In desperation, he reveals his plight to the female producer and she stays with him (without sex), in his room, through the night. Once again, he wakes up alone in the same day.
But, enriched by this experience of intimacy, and by the fact that someone actually liked him for who he is, he finally figures out a constructive response -- he begins to live his life in the day allotted to him, or, rather, he begins to live the life he never lived before. Instead of allowing circumstances to impose themselves on him, he takes control of circumstances, aided by the fact that he has all the time in the world and the safety of knowing what will happen next.
He begins to take piano lessons from a music teacher who is continuously surprised at how proficient he is, since she always believes it is his first lesson. He learns how to be an ice sculptor, which is the perfect art form for him since everything he does will have melted away when he wakes up anyway. And he becomes more generous.
Then, an encounter with death -- an old vagrant dies in his day -- has a deep effect on him. At first, he can't accept the man's death and, in at least one subsequent edition of the day, he tries to be good to the old man, taking him out to eat (for a last meal) and trying, unsuccessfully, to keep him alive.
When he stops trying to force death to relent, his final defenses fall away and his compassion for the old man transfers to the living. He begins to use his knowledge of how the day will unfold to help people. Knowing that a child will always fall from a tree at a certain time, he makes it a point to be there and catch the child every time. Knowing that a man will choke on his meal, he is always at a nearby table in the restaurant to save him.
Slowly, he goes through a transformation. Having suffered himself, he is able to empathize with other people's suffering. Having been isolated from society, he becomes a local hero in Punxsutawney.
Now, he sees the glass as half full, and the day as a form of freedom. As he expresses it in a corny TV speech about the weather that he gives for the camera, at the umpteenth ceremony he has covered of the coming out of the groundhog:
"When Chekhov saw the long winter, he saw a winter bleak and dark and bereft of hope. Yet we know that winter is just another step in the cycle of life. But standing here among the people of Punxsutawney and basking in the of warmth of their hearths and hearts, I couldn't imagine a better fate than a long and lustrous winter."
In other words, having accepted the conditions of life and learned the pleasures afforded by human companionship, he is no longer like all those people who fear life's travails, and try to use the weather forecast, by human or groundhog, to control events. He accepts "winter" as an opportunity.
Finally, the female producer falls in love with the good person he has become and she again spends the night (although he falls asleep so, again, there is no sex.) They wake up in the morning. She is still there and it is the next day.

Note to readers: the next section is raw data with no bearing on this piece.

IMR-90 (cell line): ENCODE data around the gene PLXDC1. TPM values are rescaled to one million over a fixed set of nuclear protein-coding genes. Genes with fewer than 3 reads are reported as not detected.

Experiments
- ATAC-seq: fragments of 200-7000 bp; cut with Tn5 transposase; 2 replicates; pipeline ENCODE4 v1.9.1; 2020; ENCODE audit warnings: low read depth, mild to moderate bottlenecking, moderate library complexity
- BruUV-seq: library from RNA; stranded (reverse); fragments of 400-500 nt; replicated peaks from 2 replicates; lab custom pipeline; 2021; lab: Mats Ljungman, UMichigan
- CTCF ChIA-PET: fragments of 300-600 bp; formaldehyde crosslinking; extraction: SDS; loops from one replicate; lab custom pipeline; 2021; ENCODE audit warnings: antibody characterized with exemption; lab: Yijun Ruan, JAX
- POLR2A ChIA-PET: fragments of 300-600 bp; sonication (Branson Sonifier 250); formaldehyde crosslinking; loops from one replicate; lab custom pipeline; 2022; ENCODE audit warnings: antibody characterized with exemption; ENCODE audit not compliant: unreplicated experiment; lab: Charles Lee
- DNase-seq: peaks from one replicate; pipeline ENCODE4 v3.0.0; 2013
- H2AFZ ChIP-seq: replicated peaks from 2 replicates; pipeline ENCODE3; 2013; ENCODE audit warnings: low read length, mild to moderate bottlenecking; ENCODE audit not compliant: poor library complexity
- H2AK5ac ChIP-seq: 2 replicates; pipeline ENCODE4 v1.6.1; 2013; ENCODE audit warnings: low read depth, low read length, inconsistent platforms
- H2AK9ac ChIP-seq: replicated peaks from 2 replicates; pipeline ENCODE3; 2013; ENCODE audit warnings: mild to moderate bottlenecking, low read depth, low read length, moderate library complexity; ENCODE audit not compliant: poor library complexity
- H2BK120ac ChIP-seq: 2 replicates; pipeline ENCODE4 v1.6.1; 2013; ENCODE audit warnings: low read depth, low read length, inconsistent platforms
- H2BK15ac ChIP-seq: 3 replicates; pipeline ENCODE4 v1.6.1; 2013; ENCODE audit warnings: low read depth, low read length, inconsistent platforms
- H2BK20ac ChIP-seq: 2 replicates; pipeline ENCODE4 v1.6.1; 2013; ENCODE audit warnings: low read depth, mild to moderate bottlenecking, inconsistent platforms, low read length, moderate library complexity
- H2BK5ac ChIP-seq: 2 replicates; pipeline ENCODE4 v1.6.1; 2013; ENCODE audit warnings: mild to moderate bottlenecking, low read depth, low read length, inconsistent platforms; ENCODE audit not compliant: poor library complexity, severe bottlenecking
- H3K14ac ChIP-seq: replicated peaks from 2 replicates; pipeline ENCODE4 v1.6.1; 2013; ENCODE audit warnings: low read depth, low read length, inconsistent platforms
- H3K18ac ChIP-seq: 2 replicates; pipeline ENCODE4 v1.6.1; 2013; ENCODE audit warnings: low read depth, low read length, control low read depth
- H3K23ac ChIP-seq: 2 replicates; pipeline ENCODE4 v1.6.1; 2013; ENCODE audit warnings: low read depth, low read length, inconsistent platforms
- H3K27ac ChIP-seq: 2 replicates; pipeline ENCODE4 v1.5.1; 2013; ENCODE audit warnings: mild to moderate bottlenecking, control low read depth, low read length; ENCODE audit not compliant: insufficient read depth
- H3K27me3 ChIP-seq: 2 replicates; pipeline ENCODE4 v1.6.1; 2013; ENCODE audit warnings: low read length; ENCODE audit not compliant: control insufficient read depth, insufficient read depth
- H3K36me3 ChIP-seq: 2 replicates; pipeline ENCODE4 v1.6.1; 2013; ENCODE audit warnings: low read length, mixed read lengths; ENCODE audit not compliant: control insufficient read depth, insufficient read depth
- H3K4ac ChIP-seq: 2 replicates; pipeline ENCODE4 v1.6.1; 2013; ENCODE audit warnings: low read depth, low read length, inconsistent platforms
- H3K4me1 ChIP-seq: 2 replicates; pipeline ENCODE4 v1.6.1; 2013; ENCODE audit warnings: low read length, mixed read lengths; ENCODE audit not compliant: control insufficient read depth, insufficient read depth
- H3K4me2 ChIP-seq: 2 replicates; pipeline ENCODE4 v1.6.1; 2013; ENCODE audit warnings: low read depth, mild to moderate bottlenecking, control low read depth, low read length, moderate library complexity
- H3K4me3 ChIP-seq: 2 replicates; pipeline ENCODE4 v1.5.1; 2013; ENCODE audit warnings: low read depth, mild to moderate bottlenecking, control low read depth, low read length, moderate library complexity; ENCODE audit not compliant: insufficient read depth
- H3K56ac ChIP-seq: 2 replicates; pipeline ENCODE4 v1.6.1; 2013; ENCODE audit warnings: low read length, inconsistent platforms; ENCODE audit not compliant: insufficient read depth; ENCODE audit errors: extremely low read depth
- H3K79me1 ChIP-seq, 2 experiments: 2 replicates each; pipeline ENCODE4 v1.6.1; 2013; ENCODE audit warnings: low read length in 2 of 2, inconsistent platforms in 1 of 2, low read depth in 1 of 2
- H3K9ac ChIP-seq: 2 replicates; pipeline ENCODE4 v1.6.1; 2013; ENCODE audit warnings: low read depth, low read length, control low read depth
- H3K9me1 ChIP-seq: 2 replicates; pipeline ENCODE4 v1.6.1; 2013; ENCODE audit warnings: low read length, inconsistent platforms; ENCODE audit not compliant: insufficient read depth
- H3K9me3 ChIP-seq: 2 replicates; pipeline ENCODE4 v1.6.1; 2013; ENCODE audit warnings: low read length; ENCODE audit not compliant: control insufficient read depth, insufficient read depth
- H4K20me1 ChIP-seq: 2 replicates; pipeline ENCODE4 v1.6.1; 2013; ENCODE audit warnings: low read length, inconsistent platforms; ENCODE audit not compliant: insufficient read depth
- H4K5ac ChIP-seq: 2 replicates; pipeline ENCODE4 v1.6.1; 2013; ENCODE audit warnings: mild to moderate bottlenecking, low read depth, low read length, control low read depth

In a last bit of irony, the couple, (who get to know each other, in the Biblical sense, once the new day begins), decide to settle down in Punxsutawney. Like Maxwell Klinger in the last episode of MASH, Murray's character will end up living in the one place he couldn't wait to escape.
What is so powerful about Groundhog Day is the way it lets us experience what it would be like to make a breakthrough like this in our own lives. The movie shows us a character who is like the worst in ourselves. He is arrogant and sarcastic, absorbed in his own discomforts, without hope, and cut off from other people. Like us, he finds himself in an inexplicable situation, seemingly a plaything of fate. But, unlike us, he gets the luxury of being stuck in the same day until he gets it right. Whereas most of us go semi-automatically through most of our (very similar) days, he is forced to stop and treat each day like a world onto itself, and decide how to use it. In the end, he undergoes a breakthrough to a more authentic self in which intimacy, creativity and compassion come naturally - a self that was trapped inside him and that could only be freed by trapping him. Like many of the heroes of fiction, he can only escape his exile from himself by being exiled in a situation not of his choosing.
In telling this story, the movie hits on a message that is commonly found elsewhere and that appears to express an essential truth. When we get beyond denial and resentment over the conditions of life and death, and accept our situation, it tells us, then life ceases to be a problem and we can become authentic and compassionate. Murray's character makes two such breakthroughs: first he accepts being condemned to being stuck in the same day, then he accepts the fact that everyone else is condemned to die.
Inevitably, the movie also has mythic resonances and literary counterparts. Murray's character is like all kinds of saviors and heroes in well-known stories, secular and religious, who experience some combination of suffering and courage, until they go through a transformation to a new state of knowledge. Among the religious and mythic elements we can recognize in the story: he fights off his demons; he is changed by an encounter with death; he experiences a kind of rebirth; he appears to people to exist in time but he also exists outside of normal time; he manifests deep compassion; he is in the world but not of it, suffering with a special knowledge that he uses to save those around him; and he is given a second chance in life by the love of a beautiful woman. He condenses images of Buddha and the Beast, Scrooge and Jesus.